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Living the Dream

by Matt Cosentino

When Devin Smeltzer was diagnosed with cancer at 9 years old, he just wanted to play baseball again. Now, he’s cancer free, on the verge of going pro, and making sure other kids in similar situations know he’s by their side.

Although it was nine years ago this summer, Devin Smeltzer remembers the moment like it was yesterday. He had just been told, at age 9, that the severe abdominal pain he had been experiencing for months was actually a form of cancer called pelvic rhabdomyosarcoma, and a softball-sized tumor was discovered on his prostate. But his immediate reaction wasn’t fear or anger or even sadness. He simply asked, “Can I still play baseball?”

That was in the summer of 2005, and the following spring he got his answer. Despite facing grueling treatments at St. Christopher’s Hospital for Children in Philadelphia, losing his hair because of chemotherapy, dropping 30 pounds off his 80-pound frame, and missing almost his entire fourth-grade school year, cancer couldn’t keep him off the baseball field.

“To be honest, it was my only way to be a kid,” says Smeltzer, a Voorhees resident. “I couldn’t go to school. I couldn’t go to any crowded public places with my immune system being so low. It was risky playing, but my doctor said, ‘Hey, if you feel up to it, it’s on you. Just don’t be stupid.’ But every game, I put it all out there. I’d lay out for balls and take pitches for the team. With my platelets being so low, I’d get bruises everywhere. I honestly don’t know where the strength came from; I’m just blessed that I had it.”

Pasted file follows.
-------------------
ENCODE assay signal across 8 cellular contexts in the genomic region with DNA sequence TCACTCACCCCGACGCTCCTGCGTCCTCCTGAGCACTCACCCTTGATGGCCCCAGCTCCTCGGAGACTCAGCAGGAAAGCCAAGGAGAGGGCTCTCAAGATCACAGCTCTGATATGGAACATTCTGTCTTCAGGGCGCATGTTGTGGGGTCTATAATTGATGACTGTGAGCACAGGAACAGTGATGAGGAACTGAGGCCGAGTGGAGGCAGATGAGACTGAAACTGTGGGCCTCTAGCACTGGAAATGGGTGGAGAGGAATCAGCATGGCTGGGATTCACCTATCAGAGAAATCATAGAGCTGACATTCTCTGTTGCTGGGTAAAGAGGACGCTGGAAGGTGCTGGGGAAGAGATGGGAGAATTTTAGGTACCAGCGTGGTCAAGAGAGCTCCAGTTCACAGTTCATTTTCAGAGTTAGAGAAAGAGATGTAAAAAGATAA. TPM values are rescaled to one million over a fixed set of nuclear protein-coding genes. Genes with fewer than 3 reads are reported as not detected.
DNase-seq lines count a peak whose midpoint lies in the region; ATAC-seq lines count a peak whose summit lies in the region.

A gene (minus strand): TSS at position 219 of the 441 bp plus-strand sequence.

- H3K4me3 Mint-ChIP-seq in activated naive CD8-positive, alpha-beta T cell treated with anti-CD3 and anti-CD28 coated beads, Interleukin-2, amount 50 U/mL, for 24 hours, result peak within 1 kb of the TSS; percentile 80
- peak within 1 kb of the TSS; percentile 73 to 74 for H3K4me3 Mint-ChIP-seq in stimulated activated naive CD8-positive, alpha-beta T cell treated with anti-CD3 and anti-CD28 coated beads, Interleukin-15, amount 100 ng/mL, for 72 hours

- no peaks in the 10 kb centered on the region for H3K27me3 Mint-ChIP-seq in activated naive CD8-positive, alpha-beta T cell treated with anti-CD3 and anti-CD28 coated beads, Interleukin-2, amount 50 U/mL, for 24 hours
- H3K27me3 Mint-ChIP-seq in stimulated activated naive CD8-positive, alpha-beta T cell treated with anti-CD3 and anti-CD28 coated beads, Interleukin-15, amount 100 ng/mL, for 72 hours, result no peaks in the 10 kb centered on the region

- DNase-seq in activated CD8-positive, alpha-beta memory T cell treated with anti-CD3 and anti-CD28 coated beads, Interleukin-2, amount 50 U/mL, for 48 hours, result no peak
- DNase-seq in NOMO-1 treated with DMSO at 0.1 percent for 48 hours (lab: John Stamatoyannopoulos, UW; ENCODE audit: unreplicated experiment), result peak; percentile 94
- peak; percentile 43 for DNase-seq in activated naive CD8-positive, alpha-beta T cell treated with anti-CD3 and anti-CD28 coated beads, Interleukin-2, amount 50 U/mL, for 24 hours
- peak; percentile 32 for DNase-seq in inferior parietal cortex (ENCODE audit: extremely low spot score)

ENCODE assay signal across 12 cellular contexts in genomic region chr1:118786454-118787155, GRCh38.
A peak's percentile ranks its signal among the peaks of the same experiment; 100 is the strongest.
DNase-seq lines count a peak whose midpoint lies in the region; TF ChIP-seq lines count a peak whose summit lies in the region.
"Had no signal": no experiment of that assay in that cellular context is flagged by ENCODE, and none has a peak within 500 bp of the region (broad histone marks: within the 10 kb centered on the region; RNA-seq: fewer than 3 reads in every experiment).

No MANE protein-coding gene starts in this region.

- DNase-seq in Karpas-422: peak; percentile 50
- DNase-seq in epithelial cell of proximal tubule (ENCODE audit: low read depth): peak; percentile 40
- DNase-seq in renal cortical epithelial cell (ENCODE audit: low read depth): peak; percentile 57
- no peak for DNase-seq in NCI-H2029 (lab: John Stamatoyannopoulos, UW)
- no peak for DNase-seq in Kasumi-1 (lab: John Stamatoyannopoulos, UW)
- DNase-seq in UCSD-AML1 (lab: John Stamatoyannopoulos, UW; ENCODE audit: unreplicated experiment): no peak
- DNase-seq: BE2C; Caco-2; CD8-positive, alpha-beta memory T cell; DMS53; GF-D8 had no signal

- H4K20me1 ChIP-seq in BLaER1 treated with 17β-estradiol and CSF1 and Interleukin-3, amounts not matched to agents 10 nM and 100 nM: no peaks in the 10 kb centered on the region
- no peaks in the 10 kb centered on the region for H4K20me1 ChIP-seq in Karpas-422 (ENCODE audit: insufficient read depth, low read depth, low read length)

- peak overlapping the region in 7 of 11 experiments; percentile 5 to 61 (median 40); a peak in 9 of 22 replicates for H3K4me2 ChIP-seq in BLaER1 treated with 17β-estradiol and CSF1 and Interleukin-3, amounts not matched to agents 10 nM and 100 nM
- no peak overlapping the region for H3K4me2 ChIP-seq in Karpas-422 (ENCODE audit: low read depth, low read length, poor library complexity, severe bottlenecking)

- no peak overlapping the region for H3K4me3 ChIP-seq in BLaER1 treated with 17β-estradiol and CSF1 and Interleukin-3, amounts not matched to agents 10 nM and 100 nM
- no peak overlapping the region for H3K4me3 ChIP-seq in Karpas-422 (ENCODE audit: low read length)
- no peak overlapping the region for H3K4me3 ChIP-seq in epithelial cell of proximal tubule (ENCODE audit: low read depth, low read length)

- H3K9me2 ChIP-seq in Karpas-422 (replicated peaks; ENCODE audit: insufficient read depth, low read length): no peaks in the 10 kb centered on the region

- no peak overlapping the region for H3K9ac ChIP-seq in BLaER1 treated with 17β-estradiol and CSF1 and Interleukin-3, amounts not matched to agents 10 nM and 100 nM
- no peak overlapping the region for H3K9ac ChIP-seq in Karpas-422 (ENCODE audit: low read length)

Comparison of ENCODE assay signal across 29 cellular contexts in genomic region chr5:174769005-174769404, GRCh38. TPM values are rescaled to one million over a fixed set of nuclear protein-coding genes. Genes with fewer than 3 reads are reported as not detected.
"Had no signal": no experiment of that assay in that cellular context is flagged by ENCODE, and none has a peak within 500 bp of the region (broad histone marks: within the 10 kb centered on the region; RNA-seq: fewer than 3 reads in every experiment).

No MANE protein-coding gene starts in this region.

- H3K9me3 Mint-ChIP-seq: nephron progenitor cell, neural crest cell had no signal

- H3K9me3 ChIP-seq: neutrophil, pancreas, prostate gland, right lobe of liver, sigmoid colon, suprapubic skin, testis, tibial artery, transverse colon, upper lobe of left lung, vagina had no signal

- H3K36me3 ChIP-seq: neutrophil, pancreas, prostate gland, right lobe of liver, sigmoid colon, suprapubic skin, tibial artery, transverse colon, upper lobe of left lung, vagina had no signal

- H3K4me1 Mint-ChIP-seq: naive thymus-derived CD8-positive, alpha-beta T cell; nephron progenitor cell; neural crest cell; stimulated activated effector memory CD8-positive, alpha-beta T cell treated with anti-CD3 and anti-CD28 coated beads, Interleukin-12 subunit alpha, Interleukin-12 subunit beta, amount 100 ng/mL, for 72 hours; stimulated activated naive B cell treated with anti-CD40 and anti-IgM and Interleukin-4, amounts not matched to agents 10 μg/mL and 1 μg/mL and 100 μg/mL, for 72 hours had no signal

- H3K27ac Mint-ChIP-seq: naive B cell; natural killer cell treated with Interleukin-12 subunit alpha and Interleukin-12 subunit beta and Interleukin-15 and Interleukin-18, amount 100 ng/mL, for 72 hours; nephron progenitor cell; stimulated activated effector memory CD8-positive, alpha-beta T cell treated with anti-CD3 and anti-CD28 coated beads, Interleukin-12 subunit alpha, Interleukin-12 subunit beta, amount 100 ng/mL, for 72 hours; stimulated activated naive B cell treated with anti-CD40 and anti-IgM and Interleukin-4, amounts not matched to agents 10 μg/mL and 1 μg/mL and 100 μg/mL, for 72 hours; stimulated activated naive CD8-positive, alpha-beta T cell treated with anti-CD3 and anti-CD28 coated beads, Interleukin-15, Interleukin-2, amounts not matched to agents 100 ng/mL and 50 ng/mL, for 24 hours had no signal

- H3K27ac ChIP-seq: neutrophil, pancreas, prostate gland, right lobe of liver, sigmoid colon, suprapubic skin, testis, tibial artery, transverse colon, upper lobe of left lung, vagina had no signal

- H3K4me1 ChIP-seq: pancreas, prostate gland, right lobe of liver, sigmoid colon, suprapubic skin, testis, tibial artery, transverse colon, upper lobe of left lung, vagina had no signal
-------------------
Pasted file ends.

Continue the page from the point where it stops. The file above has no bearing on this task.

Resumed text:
Looking at Smeltzer now, you’d never guess the ordeal he went through as a kid. He’s grown into a 6-foot-3, 190-pound senior baseball star at Bishop Eustace Preparatory School, his left arm fires fastballs in the 90-mile-per-hour range, and he’s almost certain to hear his name called in a few weeks in the Major League Baseball First-Year Player Draft. But while the disease has left his body—he was declared cancer-free in December 2012—it has never left his thoughts, and neither have the kids who are affected by it.

One of the top 100 high school prospects in the country, according to Baseball America, Smeltzer has pitched often in front of major-league scouts, whether during showcase tournaments in the summer or during games at Bishop Eustace. He also frequently fills out questionnaires for those scouts, and one of his answers left an impression.